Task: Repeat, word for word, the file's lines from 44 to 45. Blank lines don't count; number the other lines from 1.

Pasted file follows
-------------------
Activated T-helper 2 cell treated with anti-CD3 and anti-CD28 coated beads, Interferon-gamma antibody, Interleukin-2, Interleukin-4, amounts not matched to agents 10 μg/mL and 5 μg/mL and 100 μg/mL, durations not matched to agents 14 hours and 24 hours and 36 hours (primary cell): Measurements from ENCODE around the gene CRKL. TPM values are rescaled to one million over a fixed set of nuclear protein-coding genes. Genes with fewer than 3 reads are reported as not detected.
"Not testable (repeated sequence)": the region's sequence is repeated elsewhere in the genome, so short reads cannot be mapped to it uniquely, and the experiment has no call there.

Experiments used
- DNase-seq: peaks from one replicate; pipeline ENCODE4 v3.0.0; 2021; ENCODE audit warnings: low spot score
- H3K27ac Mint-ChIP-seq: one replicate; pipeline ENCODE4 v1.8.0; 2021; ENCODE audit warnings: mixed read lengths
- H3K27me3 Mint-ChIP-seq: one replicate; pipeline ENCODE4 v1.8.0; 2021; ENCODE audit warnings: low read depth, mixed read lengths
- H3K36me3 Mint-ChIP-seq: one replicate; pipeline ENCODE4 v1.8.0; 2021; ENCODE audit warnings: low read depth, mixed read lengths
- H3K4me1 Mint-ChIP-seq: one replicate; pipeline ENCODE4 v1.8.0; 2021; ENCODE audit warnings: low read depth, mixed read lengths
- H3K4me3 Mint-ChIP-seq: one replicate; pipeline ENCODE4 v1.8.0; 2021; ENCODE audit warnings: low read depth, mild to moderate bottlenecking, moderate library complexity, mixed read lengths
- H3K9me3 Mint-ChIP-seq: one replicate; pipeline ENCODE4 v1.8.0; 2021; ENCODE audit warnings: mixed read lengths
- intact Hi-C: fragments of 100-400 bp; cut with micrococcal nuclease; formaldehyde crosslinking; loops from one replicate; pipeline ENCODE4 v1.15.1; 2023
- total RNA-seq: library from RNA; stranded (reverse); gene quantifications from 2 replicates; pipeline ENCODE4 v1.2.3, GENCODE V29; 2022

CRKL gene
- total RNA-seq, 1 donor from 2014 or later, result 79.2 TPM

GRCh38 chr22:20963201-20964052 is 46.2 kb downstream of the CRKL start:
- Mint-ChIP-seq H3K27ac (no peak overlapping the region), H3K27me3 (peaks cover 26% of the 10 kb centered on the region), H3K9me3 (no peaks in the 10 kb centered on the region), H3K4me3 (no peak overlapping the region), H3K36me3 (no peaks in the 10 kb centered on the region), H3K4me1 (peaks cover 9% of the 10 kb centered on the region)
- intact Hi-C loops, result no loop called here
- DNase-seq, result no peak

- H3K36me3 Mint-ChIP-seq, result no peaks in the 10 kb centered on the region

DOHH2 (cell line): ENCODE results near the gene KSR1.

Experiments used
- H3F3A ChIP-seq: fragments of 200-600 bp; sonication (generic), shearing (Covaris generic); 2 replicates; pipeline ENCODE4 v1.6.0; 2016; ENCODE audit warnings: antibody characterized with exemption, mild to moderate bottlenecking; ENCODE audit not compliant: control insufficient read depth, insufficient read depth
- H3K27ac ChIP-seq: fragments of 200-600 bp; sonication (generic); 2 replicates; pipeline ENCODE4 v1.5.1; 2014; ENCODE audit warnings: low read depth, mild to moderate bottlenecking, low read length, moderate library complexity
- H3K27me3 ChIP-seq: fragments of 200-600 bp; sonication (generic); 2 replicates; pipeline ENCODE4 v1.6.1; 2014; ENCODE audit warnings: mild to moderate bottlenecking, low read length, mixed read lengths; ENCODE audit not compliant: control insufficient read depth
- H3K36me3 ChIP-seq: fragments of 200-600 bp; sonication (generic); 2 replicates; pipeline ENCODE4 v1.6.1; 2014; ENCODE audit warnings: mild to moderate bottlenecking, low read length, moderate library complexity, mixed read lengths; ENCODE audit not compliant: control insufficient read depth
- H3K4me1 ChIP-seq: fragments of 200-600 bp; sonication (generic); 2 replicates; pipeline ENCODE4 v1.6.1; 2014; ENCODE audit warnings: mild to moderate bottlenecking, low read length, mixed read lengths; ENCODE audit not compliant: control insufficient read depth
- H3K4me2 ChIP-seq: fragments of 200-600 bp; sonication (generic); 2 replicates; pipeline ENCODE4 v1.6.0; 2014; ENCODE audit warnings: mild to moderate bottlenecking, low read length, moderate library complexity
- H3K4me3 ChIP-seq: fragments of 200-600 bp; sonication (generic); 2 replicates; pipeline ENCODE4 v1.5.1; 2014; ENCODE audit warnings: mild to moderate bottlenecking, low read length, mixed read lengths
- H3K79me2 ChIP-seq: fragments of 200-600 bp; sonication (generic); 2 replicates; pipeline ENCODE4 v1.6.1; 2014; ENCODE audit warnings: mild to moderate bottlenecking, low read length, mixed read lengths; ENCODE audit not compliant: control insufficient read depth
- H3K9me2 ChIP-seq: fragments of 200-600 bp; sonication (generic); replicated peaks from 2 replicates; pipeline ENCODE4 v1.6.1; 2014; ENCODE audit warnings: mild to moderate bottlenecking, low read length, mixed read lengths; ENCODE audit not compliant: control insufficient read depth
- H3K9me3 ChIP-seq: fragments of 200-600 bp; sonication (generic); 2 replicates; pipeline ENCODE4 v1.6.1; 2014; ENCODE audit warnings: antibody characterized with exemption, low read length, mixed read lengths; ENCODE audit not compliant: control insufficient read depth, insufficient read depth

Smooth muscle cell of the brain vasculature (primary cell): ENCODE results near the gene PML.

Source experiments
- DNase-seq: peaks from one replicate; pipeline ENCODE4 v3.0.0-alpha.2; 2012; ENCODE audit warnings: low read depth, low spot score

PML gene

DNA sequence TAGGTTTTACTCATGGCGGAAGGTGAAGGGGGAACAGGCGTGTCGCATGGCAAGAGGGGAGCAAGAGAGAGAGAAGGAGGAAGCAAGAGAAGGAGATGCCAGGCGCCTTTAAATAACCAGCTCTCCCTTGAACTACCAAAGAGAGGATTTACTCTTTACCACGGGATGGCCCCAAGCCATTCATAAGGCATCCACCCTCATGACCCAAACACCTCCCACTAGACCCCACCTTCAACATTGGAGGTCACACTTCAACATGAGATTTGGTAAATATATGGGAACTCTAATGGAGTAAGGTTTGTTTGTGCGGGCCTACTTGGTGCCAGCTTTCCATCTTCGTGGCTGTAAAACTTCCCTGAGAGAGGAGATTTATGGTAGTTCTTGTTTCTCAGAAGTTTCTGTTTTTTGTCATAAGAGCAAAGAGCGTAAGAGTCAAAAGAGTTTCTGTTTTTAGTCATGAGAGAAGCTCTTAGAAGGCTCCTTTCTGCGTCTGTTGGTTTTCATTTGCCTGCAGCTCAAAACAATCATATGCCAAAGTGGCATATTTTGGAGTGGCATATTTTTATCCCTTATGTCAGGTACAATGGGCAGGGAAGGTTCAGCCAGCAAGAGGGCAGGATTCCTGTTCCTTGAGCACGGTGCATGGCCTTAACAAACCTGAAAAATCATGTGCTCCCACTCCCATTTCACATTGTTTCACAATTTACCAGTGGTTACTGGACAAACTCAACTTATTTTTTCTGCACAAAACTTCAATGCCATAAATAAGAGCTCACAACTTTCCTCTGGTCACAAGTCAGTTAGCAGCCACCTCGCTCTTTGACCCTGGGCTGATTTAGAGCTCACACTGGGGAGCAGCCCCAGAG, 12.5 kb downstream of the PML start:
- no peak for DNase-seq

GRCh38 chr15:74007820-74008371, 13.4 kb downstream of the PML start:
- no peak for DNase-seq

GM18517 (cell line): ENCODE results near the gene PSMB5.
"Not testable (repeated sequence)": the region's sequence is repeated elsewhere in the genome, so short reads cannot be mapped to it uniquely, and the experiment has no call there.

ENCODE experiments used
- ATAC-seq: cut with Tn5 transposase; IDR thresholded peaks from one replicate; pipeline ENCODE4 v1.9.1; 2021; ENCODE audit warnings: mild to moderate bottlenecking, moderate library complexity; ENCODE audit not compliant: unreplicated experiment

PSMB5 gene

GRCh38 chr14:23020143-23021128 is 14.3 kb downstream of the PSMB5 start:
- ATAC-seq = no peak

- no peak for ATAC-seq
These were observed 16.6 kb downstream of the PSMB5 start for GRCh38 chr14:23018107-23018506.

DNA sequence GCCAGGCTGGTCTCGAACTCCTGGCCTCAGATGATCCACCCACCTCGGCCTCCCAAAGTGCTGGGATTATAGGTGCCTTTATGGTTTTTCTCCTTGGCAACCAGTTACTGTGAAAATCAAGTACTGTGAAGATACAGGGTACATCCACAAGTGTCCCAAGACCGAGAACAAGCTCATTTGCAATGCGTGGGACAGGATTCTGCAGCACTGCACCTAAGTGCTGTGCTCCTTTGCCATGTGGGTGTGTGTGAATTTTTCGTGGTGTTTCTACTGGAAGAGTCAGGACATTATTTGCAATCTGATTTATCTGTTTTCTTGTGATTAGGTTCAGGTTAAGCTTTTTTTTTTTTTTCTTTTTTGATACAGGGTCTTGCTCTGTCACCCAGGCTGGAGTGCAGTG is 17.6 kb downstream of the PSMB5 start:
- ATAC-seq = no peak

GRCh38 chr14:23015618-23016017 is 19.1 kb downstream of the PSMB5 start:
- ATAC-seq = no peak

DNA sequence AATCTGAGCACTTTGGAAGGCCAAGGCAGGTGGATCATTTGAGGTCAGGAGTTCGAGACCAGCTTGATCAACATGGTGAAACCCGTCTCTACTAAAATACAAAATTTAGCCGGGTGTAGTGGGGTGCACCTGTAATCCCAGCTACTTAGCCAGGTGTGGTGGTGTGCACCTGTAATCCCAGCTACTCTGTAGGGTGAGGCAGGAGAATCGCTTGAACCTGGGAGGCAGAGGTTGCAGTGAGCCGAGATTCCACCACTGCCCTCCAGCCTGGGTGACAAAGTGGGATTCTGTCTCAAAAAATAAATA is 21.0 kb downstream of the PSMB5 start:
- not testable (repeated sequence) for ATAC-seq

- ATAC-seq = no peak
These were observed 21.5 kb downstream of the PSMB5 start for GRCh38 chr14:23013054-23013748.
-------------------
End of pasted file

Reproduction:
PSMB5 gene

GRCh38 chr14:23020143-23021128 is 14.3 kb downstream of the PSMB5 start: